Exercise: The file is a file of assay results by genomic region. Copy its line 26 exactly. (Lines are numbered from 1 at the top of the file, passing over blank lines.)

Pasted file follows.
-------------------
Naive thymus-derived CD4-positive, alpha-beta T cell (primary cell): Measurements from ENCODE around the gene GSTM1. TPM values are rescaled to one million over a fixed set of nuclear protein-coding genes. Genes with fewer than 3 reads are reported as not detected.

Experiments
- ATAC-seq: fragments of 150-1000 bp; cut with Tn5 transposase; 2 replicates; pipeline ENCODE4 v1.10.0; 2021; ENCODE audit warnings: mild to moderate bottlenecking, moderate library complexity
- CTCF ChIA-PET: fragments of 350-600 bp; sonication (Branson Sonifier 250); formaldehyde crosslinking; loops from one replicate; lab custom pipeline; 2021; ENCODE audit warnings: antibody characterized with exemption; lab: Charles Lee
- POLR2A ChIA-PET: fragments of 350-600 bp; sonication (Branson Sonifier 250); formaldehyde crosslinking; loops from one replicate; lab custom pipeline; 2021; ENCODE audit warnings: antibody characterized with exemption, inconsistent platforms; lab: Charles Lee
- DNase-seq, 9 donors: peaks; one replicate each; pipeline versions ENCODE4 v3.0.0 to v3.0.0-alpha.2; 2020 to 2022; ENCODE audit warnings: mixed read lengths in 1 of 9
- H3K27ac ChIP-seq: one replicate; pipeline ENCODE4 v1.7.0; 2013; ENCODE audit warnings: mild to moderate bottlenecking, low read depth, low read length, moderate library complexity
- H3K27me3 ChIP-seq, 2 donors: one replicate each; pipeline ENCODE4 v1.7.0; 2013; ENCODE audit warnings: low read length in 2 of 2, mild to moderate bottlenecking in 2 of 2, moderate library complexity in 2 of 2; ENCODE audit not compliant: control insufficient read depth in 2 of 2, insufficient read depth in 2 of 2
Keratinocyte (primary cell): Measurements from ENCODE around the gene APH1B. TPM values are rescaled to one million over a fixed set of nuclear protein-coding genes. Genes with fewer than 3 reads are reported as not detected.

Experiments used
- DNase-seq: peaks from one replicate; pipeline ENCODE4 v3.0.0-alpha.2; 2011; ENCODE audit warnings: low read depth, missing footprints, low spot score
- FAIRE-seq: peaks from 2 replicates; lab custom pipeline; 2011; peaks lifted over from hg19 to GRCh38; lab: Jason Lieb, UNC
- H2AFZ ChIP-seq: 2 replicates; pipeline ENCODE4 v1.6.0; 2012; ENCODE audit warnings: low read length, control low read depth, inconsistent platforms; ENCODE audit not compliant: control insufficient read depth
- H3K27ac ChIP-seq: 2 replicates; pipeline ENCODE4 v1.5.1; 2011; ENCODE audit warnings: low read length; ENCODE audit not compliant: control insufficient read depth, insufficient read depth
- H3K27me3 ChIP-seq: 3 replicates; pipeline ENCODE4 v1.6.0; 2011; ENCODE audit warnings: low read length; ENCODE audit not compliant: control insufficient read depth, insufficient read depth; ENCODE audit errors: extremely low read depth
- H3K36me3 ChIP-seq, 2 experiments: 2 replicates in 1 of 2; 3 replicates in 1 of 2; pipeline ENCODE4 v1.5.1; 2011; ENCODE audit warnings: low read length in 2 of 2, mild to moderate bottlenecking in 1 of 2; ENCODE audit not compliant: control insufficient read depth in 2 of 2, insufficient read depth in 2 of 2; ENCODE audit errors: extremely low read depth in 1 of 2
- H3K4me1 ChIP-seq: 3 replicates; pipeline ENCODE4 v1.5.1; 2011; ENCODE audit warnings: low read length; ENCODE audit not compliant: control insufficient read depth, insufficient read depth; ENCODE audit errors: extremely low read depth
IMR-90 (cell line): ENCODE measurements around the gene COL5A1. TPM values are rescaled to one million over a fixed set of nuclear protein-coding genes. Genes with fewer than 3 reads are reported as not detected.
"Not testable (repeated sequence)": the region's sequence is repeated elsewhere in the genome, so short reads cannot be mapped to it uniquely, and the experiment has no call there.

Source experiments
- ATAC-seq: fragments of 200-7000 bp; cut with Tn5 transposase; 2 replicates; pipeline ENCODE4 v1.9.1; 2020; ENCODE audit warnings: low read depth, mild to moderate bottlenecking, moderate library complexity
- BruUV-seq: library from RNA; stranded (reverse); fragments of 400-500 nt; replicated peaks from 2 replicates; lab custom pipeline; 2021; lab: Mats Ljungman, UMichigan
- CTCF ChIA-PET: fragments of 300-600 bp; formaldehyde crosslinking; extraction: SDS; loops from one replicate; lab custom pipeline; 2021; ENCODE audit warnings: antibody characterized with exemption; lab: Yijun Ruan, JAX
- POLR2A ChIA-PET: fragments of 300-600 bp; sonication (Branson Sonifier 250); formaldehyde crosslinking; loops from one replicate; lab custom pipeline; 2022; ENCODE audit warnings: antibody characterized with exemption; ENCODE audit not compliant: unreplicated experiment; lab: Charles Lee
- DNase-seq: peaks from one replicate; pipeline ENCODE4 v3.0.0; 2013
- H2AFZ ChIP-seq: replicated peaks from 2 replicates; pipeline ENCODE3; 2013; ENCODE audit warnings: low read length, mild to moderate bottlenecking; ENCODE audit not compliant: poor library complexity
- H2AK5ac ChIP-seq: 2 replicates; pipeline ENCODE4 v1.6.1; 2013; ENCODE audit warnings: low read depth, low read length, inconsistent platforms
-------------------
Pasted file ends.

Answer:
- H2AFZ ChIP-seq: replicated peaks from 2 replicates; pipeline ENCODE3; 2013; ENCODE audit warnings: low read length, mild to moderate bottlenecking; ENCODE audit not compliant: poor library complexity